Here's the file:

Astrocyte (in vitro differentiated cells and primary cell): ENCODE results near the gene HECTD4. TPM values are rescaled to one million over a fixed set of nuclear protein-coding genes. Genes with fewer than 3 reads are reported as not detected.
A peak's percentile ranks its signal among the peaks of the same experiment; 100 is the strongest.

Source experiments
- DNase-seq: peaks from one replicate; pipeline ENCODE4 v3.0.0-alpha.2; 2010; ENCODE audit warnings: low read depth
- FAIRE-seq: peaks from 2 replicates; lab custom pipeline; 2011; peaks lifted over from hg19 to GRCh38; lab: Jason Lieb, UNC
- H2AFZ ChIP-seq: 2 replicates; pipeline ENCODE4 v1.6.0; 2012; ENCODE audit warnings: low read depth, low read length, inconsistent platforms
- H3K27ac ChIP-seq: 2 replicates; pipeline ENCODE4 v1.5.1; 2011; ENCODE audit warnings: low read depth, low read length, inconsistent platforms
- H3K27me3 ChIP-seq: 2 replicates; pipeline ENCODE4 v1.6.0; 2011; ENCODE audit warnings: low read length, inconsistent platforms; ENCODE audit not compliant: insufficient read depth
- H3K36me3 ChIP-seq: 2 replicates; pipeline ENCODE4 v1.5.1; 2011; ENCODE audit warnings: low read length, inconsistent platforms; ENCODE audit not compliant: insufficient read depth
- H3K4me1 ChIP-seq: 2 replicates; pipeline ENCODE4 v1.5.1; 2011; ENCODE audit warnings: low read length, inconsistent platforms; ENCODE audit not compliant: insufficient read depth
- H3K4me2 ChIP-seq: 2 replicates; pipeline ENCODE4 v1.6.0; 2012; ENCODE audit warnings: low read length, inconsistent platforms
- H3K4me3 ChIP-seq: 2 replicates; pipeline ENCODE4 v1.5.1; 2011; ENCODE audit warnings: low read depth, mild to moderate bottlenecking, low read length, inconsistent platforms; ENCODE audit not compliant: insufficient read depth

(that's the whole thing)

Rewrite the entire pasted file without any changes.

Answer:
Astrocyte (in vitro differentiated cells and primary cell): ENCODE results near the gene HECTD4. TPM values are rescaled to one million over a fixed set of nuclear protein-coding genes. Genes with fewer than 3 reads are reported as not detected.
A peak's percentile ranks its signal among the peaks of the same experiment; 100 is the strongest.

Source experiments
- DNase-seq: peaks from one replicate; pipeline ENCODE4 v3.0.0-alpha.2; 2010; ENCODE audit warnings: low read depth
- FAIRE-seq: peaks from 2 replicates; lab custom pipeline; 2011; peaks lifted over from hg19 to GRCh38; lab: Jason Lieb, UNC
- H2AFZ ChIP-seq: 2 replicates; pipeline ENCODE4 v1.6.0; 2012; ENCODE audit warnings: low read depth, low read length, inconsistent platforms
- H3K27ac ChIP-seq: 2 replicates; pipeline ENCODE4 v1.5.1; 2011; ENCODE audit warnings: low read depth, low read length, inconsistent platforms
- H3K27me3 ChIP-seq: 2 replicates; pipeline ENCODE4 v1.6.0; 2011; ENCODE audit warnings: low read length, inconsistent platforms; ENCODE audit not compliant: insufficient read depth
- H3K36me3 ChIP-seq: 2 replicates; pipeline ENCODE4 v1.5.1; 2011; ENCODE audit warnings: low read length, inconsistent platforms; ENCODE audit not compliant: insufficient read depth
- H3K4me1 ChIP-seq: 2 replicates; pipeline ENCODE4 v1.5.1; 2011; ENCODE audit warnings: low read length, inconsistent platforms; ENCODE audit not compliant: insufficient read depth
- H3K4me2 ChIP-seq: 2 replicates; pipeline ENCODE4 v1.6.0; 2012; ENCODE audit warnings: low read length, inconsistent platforms
- H3K4me3 ChIP-seq: 2 replicates; pipeline ENCODE4 v1.5.1; 2011; ENCODE audit warnings: low read depth, mild to moderate bottlenecking, low read length, inconsistent platforms; ENCODE audit not compliant: insufficient read depth